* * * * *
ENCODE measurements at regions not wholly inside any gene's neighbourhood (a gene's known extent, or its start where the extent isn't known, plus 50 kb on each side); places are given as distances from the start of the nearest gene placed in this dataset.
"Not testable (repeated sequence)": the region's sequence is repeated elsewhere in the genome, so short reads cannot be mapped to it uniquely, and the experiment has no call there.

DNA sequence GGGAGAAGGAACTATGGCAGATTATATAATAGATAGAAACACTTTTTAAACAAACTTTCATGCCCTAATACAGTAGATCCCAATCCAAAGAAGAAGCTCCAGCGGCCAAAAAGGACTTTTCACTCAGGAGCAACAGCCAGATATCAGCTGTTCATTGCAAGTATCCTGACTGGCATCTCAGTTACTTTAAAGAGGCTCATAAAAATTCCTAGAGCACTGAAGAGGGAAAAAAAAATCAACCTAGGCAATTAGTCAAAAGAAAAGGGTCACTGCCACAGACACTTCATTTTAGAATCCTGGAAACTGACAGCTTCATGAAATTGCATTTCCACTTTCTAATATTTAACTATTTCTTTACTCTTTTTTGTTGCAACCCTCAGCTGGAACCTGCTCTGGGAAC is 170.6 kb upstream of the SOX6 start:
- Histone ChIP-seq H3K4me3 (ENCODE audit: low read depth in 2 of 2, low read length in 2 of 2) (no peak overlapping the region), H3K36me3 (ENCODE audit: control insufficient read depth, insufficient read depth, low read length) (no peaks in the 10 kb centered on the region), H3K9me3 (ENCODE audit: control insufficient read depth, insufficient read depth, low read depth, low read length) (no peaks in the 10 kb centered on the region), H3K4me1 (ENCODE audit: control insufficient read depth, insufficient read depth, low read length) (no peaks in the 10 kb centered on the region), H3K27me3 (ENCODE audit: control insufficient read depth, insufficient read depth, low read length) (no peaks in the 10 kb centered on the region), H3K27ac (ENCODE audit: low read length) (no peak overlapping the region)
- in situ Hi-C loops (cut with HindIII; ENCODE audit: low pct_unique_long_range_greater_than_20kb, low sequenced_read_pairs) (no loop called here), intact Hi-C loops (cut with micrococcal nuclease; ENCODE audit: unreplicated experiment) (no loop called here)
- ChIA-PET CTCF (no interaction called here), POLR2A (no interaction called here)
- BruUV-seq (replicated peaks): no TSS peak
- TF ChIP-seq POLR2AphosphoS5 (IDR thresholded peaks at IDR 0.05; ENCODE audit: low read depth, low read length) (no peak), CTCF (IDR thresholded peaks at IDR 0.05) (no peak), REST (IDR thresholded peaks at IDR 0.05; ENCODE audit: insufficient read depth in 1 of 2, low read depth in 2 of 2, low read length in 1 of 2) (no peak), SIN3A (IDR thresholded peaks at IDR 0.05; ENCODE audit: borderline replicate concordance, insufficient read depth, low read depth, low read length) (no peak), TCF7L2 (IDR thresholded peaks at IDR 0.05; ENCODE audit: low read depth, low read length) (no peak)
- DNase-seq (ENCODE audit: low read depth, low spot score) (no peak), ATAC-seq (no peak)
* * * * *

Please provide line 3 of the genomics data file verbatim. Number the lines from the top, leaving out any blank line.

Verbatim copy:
DNA sequence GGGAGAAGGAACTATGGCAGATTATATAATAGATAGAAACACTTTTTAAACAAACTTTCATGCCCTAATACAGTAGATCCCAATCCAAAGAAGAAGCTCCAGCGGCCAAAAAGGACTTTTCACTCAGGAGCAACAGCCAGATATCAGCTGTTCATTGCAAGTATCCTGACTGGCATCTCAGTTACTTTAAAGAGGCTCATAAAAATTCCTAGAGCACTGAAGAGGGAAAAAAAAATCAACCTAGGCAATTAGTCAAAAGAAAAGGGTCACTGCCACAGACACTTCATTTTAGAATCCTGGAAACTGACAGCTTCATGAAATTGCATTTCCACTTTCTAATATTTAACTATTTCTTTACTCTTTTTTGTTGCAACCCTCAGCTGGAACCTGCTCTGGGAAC is 170.6 kb upstream of the SOX6 start: